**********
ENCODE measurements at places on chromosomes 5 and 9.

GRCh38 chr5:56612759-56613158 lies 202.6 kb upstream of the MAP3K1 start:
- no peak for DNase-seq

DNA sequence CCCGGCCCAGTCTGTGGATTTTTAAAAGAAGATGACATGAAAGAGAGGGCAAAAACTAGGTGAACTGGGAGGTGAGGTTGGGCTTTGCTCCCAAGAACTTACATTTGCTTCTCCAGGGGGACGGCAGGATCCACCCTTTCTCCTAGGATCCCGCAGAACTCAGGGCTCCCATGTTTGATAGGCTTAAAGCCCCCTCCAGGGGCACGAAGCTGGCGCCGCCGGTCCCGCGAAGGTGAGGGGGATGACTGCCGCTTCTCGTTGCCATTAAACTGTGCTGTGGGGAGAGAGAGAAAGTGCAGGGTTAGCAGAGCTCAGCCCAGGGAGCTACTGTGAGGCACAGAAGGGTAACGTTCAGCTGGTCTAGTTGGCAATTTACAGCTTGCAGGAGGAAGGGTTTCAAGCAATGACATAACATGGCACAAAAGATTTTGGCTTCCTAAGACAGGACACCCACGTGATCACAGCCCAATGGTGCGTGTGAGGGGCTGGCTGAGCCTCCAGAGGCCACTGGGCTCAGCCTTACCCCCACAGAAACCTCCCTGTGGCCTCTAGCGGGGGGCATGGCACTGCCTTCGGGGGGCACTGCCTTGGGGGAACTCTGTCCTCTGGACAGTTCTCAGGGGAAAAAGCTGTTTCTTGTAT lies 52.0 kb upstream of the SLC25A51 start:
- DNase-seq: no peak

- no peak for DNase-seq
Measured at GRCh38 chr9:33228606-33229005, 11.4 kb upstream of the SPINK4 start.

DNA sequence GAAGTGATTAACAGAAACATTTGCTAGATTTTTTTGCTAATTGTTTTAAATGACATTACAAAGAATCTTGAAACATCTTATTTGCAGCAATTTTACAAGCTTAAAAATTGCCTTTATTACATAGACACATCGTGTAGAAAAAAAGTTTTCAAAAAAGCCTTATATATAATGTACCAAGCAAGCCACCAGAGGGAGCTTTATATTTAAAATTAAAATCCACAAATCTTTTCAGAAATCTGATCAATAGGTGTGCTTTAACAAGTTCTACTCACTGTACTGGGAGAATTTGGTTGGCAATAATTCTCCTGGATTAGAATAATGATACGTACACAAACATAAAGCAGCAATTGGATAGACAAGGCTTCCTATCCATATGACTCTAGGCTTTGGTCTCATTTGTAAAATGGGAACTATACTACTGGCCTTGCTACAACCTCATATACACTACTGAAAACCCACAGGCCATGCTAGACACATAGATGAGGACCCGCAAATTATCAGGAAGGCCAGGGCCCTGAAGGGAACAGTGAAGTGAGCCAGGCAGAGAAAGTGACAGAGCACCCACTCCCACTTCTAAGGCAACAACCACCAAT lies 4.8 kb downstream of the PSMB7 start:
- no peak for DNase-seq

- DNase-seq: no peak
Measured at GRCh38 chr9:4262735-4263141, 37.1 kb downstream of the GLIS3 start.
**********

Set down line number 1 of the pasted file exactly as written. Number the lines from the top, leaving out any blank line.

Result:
ENCODE measurements at places on chromosomes 5 and 9.